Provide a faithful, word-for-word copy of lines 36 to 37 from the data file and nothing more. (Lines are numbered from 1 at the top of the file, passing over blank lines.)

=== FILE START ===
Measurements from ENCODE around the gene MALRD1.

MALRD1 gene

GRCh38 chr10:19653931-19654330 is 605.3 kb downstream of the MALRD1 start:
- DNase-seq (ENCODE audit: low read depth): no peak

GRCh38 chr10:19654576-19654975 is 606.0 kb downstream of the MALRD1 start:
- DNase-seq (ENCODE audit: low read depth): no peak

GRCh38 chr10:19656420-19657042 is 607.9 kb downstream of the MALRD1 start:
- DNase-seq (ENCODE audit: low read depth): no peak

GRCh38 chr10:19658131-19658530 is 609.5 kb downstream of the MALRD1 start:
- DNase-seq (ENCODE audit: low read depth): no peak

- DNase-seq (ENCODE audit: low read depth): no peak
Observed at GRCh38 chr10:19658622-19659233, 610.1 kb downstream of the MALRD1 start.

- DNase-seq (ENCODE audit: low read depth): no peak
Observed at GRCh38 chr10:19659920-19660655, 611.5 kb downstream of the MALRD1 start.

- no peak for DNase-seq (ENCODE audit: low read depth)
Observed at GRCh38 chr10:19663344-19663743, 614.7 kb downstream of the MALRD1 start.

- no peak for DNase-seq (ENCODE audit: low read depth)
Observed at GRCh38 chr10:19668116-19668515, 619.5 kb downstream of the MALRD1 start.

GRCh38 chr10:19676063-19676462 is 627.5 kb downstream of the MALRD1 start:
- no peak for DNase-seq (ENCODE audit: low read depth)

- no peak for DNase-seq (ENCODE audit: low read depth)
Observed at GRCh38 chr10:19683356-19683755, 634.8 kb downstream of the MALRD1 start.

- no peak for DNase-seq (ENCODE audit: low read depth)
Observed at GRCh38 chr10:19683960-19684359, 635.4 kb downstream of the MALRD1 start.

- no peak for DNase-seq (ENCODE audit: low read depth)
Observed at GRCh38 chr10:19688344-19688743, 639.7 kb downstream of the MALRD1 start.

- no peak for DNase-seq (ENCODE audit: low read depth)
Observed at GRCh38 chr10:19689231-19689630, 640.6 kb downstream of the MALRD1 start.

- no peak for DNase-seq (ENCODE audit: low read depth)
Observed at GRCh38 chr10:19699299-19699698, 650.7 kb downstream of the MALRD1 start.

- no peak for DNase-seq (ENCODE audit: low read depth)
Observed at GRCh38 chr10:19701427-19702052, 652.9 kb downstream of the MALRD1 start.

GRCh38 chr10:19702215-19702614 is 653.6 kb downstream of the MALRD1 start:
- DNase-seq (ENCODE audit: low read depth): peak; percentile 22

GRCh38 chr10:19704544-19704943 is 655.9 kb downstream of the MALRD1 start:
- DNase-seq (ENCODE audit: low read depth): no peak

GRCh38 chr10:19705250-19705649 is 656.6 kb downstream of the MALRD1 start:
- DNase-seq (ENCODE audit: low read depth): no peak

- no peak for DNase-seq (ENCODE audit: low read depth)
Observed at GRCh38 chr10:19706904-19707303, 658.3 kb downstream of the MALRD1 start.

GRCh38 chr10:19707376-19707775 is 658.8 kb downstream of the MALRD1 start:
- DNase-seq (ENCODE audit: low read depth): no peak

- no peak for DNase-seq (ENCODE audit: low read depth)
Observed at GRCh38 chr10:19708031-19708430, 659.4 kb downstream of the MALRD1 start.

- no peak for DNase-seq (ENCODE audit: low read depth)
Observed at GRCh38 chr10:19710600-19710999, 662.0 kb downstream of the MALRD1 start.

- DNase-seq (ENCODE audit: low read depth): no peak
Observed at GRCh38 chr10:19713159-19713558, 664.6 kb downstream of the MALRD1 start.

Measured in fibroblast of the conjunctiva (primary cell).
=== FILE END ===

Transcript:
- DNase-seq (ENCODE audit: low read depth): no peak

GRCh38 chr10:19705250-19705649 is 656.6 kb downstream of the MALRD1 start: